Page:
Thanks Mansplainer, But Why Don’t You Take Your Advice and Shove It.
Two friends of mine, Kait Dugan and Brandy Daniels, recently taught me about “Mansplaining.” Lauren Rae Orsini poignantly summarizes the phenomenon: “Are you a competent professional who doesn’t need to be told how to do your job? Are you also a woman? If so, you’ve probably experienced the phenomenon known as mansplaining, in which a member of the opposite sex attempts to inform you—often poorly—about something you already know how to do. For example, consider the tile manufacturer who tries to outsmart a female materials engineer at her own game or a presenter who blows off a female researcher, not realizing that she’s responsible for the majority of the research in his field. Examples like these clarify that mansplaining takes place when a man explains in a patronizing manner, assuming total ignorance on the part of those listening. The mansplainer is often shocked and hurt when their mansplanation is not taken as absolute fact, criticized or even rejected altogether. Kait and Brandy assure that mansplaining is ubiquitous and epidemic in the academy. And it also exists outside the academy. I’ve mansplained all kinds of shit. I am deeply implicated in mansplaining. And it’s difficult to not be. The male privilege that allows mansplaining to go on un-rivaled is woven so deeply into the fabric of our culture and my own family that even as an adult my parents still mansplain the hell out of me at nearly every turn in the conversation.
It seems to me that the patronizing and patriarchal dynamics involved in mansplaining are also evident in the even more ubiquitous act of giving and seeking advice. Consider the dynamics involved:
– Giving unsolicited advice is a passive aggressive way of telling someone else what to do.
– Giving advice is inherently infantilizing: it assumes the other is incapable of thinking or doing for themselves.
– Giving advice is paternalistic: it imposes preferences and decisions on another based on the assumption that “I know best” or what is in their best interest.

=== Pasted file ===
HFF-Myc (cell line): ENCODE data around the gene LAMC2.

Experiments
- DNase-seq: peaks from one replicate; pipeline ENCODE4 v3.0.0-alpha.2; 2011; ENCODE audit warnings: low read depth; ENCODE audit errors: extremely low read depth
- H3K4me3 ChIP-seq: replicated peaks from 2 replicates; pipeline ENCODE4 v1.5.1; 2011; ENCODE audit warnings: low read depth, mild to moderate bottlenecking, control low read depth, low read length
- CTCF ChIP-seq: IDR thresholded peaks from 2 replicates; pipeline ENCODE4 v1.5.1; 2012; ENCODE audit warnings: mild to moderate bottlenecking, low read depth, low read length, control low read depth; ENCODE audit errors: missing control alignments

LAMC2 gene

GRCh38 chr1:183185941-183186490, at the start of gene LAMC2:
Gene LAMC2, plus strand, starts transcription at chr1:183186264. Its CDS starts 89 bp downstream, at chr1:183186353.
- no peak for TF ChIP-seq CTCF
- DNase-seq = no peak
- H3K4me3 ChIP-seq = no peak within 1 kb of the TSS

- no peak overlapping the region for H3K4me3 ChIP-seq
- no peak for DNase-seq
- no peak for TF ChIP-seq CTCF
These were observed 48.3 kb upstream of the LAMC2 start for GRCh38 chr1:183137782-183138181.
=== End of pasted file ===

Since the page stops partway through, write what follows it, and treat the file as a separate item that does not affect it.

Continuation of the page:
– Giving advice is insulting: it presumes that what another is doing or is figuring out how to do is somehow not good enough, deficient, and doesn’t meet acceptable standards.
No doubt, seeking advice from another often indicates a developing partnership wherein the person feels free to assert their needs and express their curiosity. The vulnerability involved in asking questions is a challenge to patriarchy and ought to be encouraged. And in crisis circumstances, certain agencies and other organizations will require advice giving. When one is sought out as a professional in such circumstances, advice may be in order. But caution is warranted, for when children and clients ask what we would do if we were in their situation, or which one is right, or what they should do, advice too often creates further dependence. At the very least, we should acknowledge our inability to know all the possible courses and outcomes of another person’s choices and actions. They will be better off if we stop giving advice and instead work with them as they discern what courses of action are best for themselves.
Longhofer, Kubek, and Floersch (2010) lend clarity to this point. When clients or children do seek advice, a better option is to “explore first the reasons, your own and others’, for seeking advice.” They observe that when feelings are clarified, advice is often unnecessary, and the advice seeker can then take full responsibility for his or her actions. The same holds, I think, for advice givers. When our own feelings are managed in appropriately adult ways, our motivations in giving advice are often revealed for what they are, and the need to give advice seems to dissipate.
So instead of giving advice we might ask ourselves: Does my giving advice create further dependence? Why do I usually give advice? Who do I tend to give advice to? When do I tend to give advice? What do I usually give advice about? Do I give advice because its easier than directly communicating my feelings? Do I give advice because I feel incapable of helping this person find their own solutions? Do I give advice because that seems easier?
And maybe instead of asking for advice, and maybe instead of answering our clients’ requests for advice, we might instead learn to ask ourselves and them: Why do I/you usually seek advice? When do I/you tend to seek advice? What do I/you usually seek advice about? Do I/you seek advice because it allows me to avoid my feelings? Do I/you seek advice because I/you think and feel incapable of helping myself or finding my own solutions? Do I/you seek advice because it seems easier?
Mansplaining and advice giving need to be challenged; they need to stop. More truthful and helpful is to begin the exploration process with something like:
– I know you’d like me to give you the answer. Trouble is, I don’t have it.
– I appreciate your confidence in me, but this must be a tough issue or you would have solved it without me.
– Maybe when I know you and your situation better I can let you know what I think. For now, however, I think you know a lot more about it than I do.
– I don’t know who’s right. Probably you both have valid points.
Maybe then, as patriarchy and paternalism give way to something much more vulnerable, humane, and honest, empowerment for all will emerge in their place.
* the irony of this this post is not unnoticed.